Wednesday, January 6, 2016


Making PyCharm 5.0.3 and CLion 1.2 run in 30-bit color mode

In 30-bit color mode on Linux, a fresh PyCharm 5.0.3 installation fails to start:

[06:33 PM][ehvatum@heavenly:~/pycharm-community-5.0.2/bin]> ./  
Java HotSpot(TM) 64-Bit Server VM warning: ignoring option MaxPermSize=350m; support was removed in 8.0
log4j:WARN No appenders could be found for logger (io.netty.util.internal.logging.InternalLoggerFactory).
log4j:WARN Please initialize the log4j system properly.
log4j:WARN See for more info.
[    571]  ERROR - llij.ide.plugins.PluginManager - Unsupported bit depth: 30
sun.java2d.InvalidPipeException: Unsupported bit depth: 30
       at sun.java2d.x11.X11SurfaceData.getSurfaceType(
       at sun.java2d.x11.X11SurfaceData.getSurfaceType(
       at sun.awt.X11GraphicsConfig.getSurfaceType(
       at sun.java2d.xr.XRSurfaceData.createData(


Workaround: add -Dsun.java2d.opengl=true to PyCharm's java call.  This can be done by editing; relevant snippet:

# ---------------------------------------------------------------------
# Run the IDE.
# ---------------------------------------------------------------------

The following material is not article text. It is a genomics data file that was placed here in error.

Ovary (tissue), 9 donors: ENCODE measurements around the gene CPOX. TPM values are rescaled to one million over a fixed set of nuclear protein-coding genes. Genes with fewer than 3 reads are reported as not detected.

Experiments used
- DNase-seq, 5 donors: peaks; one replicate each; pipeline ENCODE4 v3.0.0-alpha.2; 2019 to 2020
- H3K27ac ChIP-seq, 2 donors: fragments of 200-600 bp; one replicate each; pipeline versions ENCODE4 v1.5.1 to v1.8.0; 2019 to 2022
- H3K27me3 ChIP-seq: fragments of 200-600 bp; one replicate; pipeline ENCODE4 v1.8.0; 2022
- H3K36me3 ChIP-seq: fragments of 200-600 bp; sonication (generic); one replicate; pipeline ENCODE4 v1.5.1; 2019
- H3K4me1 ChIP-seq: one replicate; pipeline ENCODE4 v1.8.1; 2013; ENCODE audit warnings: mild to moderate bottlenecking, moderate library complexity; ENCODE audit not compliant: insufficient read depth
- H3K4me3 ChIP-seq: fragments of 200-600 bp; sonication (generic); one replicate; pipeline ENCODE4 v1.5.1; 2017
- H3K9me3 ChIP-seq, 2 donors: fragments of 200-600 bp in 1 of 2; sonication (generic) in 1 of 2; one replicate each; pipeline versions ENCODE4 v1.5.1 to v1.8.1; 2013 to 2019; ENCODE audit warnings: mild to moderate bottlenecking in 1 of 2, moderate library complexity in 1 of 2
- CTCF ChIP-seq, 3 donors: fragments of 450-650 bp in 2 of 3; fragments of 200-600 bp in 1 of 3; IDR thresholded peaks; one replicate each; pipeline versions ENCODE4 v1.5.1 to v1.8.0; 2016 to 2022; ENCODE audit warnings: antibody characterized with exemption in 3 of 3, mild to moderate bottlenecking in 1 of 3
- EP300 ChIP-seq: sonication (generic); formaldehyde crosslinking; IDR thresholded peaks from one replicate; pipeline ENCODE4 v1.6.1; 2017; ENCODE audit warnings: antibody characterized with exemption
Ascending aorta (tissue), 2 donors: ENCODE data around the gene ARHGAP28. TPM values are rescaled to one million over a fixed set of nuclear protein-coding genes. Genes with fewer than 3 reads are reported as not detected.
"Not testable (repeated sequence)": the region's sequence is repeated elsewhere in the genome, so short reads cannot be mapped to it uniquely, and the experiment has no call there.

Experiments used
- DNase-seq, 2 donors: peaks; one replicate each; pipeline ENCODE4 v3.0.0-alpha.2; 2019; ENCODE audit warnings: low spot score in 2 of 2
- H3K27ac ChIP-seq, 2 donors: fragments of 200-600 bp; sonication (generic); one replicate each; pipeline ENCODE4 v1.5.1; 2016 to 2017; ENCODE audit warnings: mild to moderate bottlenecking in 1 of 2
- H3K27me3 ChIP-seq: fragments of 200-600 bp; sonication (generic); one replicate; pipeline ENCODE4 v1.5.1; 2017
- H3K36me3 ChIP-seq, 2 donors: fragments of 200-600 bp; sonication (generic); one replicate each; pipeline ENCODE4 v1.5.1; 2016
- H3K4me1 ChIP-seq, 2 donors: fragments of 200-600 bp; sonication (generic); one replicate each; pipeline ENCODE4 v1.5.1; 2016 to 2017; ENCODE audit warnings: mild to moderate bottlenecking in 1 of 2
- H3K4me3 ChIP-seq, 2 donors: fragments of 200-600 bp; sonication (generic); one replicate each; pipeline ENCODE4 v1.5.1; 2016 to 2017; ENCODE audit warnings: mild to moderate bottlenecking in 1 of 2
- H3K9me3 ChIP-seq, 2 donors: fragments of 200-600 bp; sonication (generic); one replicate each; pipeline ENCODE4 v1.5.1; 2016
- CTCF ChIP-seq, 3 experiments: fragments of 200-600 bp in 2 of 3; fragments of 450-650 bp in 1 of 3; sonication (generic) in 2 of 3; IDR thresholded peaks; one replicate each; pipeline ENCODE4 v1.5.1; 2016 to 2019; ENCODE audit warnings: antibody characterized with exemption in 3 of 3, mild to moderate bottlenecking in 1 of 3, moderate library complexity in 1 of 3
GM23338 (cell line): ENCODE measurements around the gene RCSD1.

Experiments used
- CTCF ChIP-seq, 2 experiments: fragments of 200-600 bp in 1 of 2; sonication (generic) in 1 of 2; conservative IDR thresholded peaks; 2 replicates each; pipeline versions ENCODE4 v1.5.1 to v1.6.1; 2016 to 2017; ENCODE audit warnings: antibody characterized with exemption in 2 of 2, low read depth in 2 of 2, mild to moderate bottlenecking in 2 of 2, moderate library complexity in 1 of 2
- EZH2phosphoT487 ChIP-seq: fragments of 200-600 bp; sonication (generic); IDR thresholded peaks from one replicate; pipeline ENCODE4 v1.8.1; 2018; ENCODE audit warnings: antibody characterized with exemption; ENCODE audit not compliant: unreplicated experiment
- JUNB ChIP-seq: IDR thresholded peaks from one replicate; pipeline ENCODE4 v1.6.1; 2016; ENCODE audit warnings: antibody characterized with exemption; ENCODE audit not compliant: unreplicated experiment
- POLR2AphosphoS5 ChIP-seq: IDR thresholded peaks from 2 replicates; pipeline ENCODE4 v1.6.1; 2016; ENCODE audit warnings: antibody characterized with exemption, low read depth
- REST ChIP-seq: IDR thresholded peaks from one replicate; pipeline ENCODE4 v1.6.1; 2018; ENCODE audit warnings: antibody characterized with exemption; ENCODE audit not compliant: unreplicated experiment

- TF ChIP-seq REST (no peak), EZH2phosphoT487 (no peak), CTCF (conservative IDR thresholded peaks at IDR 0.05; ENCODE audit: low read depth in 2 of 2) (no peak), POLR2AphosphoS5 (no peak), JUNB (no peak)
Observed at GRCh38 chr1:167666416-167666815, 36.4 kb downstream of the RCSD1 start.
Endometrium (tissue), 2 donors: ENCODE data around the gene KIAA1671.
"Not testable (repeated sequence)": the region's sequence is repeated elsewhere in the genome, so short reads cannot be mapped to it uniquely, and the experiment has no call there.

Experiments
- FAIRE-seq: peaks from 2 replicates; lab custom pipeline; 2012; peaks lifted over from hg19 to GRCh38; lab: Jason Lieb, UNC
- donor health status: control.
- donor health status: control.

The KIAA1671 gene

"-Xbootclasspath/a:$IDE_HOME/lib/boot.jar" \
 -classpath "$CLASSPATH" \
 $VM_OPTIONS "-Djb.vmOptionsFile=$vm_options_file" \
 "-XX:ErrorFile=$HOME/java_error_in_PYCHARM_%p.log" \
 -Djb.restart.code=88 -Didea.paths.selector=PyCharm50 \
 -Dsun.java2d.opengl=true \
 com.intellij.idea.Main \

This trick also works for running CLion in 30-bit mode.  It presumably works with the other JetBrains IDEs, though I have not verified this.

Update: this workaround allows JetBrains IDEs to start in 30-bit mode, but they soon crash due to absolutely idiotic bugs in sun.java2d.opengl.  Oh well.  I guess I'll just delete all JetBrains stuff, never buy any of their products, and spread the word far and wide that they're basically retarded.  Until they fix this - which they never will, because the problem lies in the Oracle Java shit stack.  Nonetheless, the fault remains with JetBrains for going with Java.  Who could have possibly predicted that would be problematic?  Yeah, pretty much anybody.

Tuesday, January 5, 2016


Arch ZFS root with 4.1.15-1-lts kernel: boot fails with "ZFS: Unable to import root_pool", but "import root_pool" in rescue shell works!